Today’s prompt is an epistolary poem — a poem in the form of a letter. In particular, to write a poem addressing an inanimate object — Dear Headache, Dear Goldfish Bowl, etc. But that’s not all. Try to include at least 4 of the below in your poem:
- a song lyric
- a historical fact
- an oddball adjective-noun combination (like red grass or loud silence)
- a fruit
- the name of a street in your neighborhood
- a measure of distance
So I did all of ‘em!
Dear Bathroom Scale,
I’ve hated you, did you know? I felt as if you were taunting me; cackling madly each time I ate anything that was “non-healthy”; each greasy, delicious pizza slice or handful of salt-kissed chips or my nectar of the gods (also known as Pepsi) – any item similar in naughty nature. I tried to place all the blame on your metallic shoulders and then would run a mile or more away (mentally of course, god forbid I actually undertook more actual physical activity than absolutely minimally required) to distance myself from the lie. In my falsity and my fattiness, I was drowning amid a sea of Twinkie-scented denial and you were an easy target. You were an orange, I was an apple- it was clear we would never be friends.
It was obvious it was your fault that I bought and ate such trash, that I never ran the Peachtree Road Race, or that I huff after a single flight of stairs. And let’s not forget it was you who forced me to look in the mirror and feel beyond disappointed in the reflective me, that your presence alone drove me to shut out the possibility of *shudder* being seen naked. Apple bottom, watermelon-shaped belly, two chins…
I don’t know exactly what made me wake up. I got up one morning, shuffled my folds past the mirror and thought, “no more.” I heard you laugh and could hear your thoughts, “heard that one before, come to the dark-side kitchen, we have cookies…and more!” Or so I thought. So I thought it again, with more conviction, “No More!” and I listened…
And where I thought I had heard derision, I heard a soft cheer, a gentle yet forceful YES. So once more, I went into the breach, facing my twin in the mirror and said, “NO MORE!” And as my voice faded, I heard yours supplement, “I will be your guiding force” and I immediately thought of a line from a song, “There are some things in my life I’ll never understand, but they become the force that makes me who I am.”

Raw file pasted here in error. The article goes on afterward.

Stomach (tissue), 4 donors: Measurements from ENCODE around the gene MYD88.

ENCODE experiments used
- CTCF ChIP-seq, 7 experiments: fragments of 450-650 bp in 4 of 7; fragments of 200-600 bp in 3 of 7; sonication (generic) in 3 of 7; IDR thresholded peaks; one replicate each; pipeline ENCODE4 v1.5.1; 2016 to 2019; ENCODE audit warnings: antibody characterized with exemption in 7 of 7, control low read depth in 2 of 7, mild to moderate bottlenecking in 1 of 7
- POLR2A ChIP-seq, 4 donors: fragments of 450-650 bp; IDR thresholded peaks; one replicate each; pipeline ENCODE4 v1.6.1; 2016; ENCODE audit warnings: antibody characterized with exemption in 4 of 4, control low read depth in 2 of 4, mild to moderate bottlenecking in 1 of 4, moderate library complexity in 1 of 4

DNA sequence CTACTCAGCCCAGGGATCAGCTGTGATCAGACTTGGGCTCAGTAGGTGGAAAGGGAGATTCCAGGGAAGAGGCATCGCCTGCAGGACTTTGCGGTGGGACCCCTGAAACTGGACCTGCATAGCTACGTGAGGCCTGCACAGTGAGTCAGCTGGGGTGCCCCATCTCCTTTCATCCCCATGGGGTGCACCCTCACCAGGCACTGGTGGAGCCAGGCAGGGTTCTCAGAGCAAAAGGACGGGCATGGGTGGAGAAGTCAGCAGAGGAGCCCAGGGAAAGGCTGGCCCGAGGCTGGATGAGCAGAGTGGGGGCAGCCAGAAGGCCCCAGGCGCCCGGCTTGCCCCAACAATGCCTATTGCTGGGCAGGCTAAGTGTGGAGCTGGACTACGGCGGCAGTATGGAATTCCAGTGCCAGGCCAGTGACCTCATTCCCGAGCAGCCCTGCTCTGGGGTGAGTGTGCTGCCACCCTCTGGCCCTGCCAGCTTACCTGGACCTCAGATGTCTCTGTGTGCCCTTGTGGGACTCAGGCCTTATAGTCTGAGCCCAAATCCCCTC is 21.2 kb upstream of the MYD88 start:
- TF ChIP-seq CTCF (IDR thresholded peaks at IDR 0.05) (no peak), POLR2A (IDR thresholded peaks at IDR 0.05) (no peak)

Strange as it may seem, you are one of those; a force in my life. And I owe you a heartfelt apology for making you evil, for making you the bad guy, for placing all my blame, my inability to shoulder my own burden, and my shame all onto you. When I made the effort – as I continue to make the effort – you are there, helping me stay true. Your spot in the kitchen is a deterrent to the siren call of sugar, of fat-laden glories, and since your invention by DaVinci, I’m willing to bet you’ve helped thousands in the same way; rewarding us with decreasing numbers and increasing self-confidence as we stand upon your weighty countenance. And if I am wrong, then rest assured you have indeed helped me; I no longer fear or blame you, I make smarter choices and most important, I am gaining self-confidence – and that’s a gain I cheer for!
So I shall offer the only words I know will suffice. Thank you, dear friend – thank you.
(C) jp 4-17-12
*Lyric from Melissa Etheridge’s “The Different”